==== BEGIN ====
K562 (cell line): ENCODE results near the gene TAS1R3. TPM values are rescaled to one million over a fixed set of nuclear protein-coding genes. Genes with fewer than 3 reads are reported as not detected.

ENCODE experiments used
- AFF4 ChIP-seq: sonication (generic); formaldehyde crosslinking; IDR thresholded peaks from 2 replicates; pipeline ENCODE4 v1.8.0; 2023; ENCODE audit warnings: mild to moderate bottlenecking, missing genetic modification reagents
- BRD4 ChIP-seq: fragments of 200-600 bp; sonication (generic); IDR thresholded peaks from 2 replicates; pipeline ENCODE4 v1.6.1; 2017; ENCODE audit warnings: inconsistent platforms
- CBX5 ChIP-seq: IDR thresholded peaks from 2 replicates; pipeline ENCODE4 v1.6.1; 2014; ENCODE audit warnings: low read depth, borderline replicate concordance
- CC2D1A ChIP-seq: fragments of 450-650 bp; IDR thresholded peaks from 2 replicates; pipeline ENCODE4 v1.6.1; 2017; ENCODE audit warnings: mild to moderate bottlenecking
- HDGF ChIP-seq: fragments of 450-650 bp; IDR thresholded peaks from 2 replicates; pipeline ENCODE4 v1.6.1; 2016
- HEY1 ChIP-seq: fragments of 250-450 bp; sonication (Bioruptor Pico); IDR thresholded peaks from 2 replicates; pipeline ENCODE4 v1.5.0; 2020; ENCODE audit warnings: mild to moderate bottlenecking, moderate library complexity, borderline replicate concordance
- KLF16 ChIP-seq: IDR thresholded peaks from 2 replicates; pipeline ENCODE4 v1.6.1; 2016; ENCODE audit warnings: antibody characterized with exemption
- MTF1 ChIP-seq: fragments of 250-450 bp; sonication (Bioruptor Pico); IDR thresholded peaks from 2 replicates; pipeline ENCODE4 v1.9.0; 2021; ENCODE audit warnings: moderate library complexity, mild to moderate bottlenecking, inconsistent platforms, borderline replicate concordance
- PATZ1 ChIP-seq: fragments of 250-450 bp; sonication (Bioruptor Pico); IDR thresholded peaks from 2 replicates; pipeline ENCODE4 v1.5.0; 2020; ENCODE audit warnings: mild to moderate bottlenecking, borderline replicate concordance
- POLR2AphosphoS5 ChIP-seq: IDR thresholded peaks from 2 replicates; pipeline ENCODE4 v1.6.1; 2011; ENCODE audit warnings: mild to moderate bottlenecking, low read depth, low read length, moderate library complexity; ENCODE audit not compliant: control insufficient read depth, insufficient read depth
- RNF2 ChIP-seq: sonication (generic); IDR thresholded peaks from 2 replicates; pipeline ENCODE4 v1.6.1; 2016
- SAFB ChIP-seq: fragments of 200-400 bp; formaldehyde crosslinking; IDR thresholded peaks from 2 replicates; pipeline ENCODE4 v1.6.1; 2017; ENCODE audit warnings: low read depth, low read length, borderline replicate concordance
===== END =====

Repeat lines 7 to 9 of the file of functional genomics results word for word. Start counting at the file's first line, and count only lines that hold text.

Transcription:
- HDGF ChIP-seq: fragments of 450-650 bp; IDR thresholded peaks from 2 replicates; pipeline ENCODE4 v1.6.1; 2016
- HEY1 ChIP-seq: fragments of 250-450 bp; sonication (Bioruptor Pico); IDR thresholded peaks from 2 replicates; pipeline ENCODE4 v1.5.0; 2020; ENCODE audit warnings: mild to moderate bottlenecking, moderate library complexity, borderline replicate concordance
- KLF16 ChIP-seq: IDR thresholded peaks from 2 replicates; pipeline ENCODE4 v1.6.1; 2016; ENCODE audit warnings: antibody characterized with exemption